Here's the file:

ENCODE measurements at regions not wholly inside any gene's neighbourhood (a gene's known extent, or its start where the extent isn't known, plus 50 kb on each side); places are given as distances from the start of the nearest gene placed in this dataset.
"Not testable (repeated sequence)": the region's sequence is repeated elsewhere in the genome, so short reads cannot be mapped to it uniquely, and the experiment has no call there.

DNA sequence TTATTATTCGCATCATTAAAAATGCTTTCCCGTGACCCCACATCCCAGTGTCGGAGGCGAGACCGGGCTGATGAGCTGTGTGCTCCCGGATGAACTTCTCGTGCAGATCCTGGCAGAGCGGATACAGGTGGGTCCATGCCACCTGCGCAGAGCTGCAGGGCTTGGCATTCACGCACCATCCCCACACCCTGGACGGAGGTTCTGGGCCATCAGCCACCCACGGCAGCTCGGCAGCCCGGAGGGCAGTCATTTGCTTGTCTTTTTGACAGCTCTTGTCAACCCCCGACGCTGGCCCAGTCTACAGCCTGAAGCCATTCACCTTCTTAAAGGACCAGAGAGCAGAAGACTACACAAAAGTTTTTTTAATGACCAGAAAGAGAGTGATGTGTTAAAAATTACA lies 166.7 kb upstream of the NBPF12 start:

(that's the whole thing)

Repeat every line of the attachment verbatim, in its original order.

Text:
ENCODE measurements at regions not wholly inside any gene's neighbourhood (a gene's known extent, or its start where the extent isn't known, plus 50 kb on each side); places are given as distances from the start of the nearest gene placed in this dataset.
"Not testable (repeated sequence)": the region's sequence is repeated elsewhere in the genome, so short reads cannot be mapped to it uniquely, and the experiment has no call there.

DNA sequence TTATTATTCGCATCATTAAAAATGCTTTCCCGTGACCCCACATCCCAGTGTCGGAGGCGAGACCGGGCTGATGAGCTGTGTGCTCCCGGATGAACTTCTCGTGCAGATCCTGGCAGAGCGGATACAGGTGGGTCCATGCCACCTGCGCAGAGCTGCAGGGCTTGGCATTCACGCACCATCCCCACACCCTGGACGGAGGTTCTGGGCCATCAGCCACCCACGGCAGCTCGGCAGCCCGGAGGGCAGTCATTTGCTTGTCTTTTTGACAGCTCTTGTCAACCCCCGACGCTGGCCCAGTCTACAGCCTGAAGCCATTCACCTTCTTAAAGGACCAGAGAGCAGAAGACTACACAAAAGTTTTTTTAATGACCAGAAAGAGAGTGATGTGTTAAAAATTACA lies 166.7 kb upstream of the NBPF12 start: